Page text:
So far, the County Commission and the Florida Department of Environmental protection, which permits the marshes, have turned a blind eye to the alleged pollution. Vero Beach 32963 asked all five commissioners to comment on Gunter’s allegations, but only one responded.
Since the county and FDEP are in the business of not polluting, “understandably, they don’t want to hear about the pollution, or test for it,” Gunter said.
Gunter says there is a twofold problem at the wastewater treatment marsh. First, the county has failed to harvest aquatic plants in the marsh that are intended to absorb nitrogen from the effluent. Unharvested, the plants die and sink to the bottom of the marsh, adding more nutrients that seep into the water table, eventually ending up in the lagoon.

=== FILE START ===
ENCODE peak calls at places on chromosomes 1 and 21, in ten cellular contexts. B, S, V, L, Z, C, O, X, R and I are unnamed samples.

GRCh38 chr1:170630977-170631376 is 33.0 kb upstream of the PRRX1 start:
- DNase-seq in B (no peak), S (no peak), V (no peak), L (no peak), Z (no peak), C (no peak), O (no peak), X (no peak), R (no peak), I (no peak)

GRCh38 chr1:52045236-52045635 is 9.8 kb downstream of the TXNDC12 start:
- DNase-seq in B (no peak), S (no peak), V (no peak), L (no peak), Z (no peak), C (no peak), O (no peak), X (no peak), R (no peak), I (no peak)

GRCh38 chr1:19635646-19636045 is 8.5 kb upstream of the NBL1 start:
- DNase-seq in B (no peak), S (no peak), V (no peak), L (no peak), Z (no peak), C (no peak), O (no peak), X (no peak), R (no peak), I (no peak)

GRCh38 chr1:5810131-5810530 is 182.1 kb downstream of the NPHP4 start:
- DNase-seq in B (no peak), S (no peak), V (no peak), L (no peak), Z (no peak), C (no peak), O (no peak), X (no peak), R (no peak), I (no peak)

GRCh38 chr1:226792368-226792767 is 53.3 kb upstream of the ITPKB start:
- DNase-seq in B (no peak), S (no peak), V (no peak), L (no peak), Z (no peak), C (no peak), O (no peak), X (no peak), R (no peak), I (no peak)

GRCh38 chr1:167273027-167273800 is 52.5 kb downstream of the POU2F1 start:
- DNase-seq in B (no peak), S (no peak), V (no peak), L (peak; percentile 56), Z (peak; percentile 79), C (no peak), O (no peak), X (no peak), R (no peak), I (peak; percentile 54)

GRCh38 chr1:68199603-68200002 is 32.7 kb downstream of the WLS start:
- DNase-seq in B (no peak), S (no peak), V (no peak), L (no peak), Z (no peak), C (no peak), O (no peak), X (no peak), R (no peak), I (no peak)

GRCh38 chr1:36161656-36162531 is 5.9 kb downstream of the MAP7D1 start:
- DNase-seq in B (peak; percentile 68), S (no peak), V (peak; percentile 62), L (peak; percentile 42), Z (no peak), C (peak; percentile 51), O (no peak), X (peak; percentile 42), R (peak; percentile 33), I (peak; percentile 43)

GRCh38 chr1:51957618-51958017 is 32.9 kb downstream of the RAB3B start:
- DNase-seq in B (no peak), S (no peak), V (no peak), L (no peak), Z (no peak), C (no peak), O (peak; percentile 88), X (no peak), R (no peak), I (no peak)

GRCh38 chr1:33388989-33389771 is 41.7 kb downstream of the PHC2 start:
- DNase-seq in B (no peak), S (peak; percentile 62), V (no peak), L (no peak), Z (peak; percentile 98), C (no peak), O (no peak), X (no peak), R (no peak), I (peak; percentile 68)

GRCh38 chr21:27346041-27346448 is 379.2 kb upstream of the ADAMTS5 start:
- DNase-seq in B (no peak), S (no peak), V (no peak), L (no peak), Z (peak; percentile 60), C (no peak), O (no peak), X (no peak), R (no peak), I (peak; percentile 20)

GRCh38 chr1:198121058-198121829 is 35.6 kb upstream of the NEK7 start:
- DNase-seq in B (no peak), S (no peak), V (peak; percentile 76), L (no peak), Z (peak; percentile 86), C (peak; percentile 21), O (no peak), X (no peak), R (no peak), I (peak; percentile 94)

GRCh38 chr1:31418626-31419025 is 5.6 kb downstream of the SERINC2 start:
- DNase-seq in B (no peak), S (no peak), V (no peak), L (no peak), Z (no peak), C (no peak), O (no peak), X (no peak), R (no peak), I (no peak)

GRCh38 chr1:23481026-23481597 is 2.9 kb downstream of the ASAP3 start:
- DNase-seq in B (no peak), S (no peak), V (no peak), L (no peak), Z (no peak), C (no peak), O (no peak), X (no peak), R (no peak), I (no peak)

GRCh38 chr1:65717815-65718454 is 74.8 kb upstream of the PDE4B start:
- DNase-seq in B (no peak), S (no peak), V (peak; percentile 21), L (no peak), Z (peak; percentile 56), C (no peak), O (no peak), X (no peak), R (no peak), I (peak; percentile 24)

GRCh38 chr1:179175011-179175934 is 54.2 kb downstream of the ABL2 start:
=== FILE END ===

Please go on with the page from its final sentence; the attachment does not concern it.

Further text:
Over time, Gunter said, the settling ponds have built up a mucky bottom that holds life-killing bacteria that depletes oxygen in the water.
The “telltale signs” the lake has a dead, oxygen-less bottom, Gunter said, is the rotten-egg smell, gray spider-web like growth on vegetation along that part of the canal and the ammonia spike in recent samples taken.
Another indication of leaks is the rampant growth of plants in the 8th Street Canal near the treatment facility, which he said is fed by nitrogen coming from the marsh.
“The plants don’t lie,” Gunter said. “For the last 15 years that’s the first place we hit with herbicides. They need sun, water and nutrients. If we don’t remove them they stop the water from flowing.”